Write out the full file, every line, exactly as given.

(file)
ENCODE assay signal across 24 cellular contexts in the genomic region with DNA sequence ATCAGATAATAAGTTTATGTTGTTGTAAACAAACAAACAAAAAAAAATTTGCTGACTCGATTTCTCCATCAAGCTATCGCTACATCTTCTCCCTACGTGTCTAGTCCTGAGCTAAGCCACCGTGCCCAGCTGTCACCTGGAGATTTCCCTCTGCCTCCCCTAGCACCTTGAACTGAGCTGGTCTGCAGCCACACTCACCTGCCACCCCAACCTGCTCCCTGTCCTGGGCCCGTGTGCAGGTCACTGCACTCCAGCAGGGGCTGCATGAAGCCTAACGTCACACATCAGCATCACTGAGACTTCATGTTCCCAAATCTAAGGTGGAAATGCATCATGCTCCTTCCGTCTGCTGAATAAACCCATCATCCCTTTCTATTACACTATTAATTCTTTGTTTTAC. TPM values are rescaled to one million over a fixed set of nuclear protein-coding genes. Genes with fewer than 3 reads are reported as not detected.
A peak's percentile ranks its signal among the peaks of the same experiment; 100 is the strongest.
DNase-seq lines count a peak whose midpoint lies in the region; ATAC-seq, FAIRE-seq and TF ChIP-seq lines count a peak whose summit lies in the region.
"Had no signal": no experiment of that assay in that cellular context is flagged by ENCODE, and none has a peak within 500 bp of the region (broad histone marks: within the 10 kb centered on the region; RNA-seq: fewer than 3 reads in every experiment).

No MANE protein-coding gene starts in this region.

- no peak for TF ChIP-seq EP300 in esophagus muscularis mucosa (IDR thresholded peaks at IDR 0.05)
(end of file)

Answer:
ENCODE assay signal across 24 cellular contexts in the genomic region with DNA sequence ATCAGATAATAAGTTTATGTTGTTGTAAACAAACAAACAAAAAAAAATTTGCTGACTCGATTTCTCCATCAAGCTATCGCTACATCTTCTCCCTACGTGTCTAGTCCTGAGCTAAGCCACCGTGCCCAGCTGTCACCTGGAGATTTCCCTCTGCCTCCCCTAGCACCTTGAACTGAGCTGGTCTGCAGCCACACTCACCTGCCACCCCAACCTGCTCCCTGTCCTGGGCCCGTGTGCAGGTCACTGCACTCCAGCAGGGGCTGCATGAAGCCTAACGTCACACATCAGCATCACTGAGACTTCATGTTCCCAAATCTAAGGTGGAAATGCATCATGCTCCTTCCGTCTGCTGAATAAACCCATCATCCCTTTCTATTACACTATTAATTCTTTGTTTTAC. TPM values are rescaled to one million over a fixed set of nuclear protein-coding genes. Genes with fewer than 3 reads are reported as not detected.
A peak's percentile ranks its signal among the peaks of the same experiment; 100 is the strongest.
DNase-seq lines count a peak whose midpoint lies in the region; ATAC-seq, FAIRE-seq and TF ChIP-seq lines count a peak whose summit lies in the region.
"Had no signal": no experiment of that assay in that cellular context is flagged by ENCODE, and none has a peak within 500 bp of the region (broad histone marks: within the 10 kb centered on the region; RNA-seq: fewer than 3 reads in every experiment).

No MANE protein-coding gene starts in this region.

- no peak for TF ChIP-seq EP300 in esophagus muscularis mucosa (IDR thresholded peaks at IDR 0.05)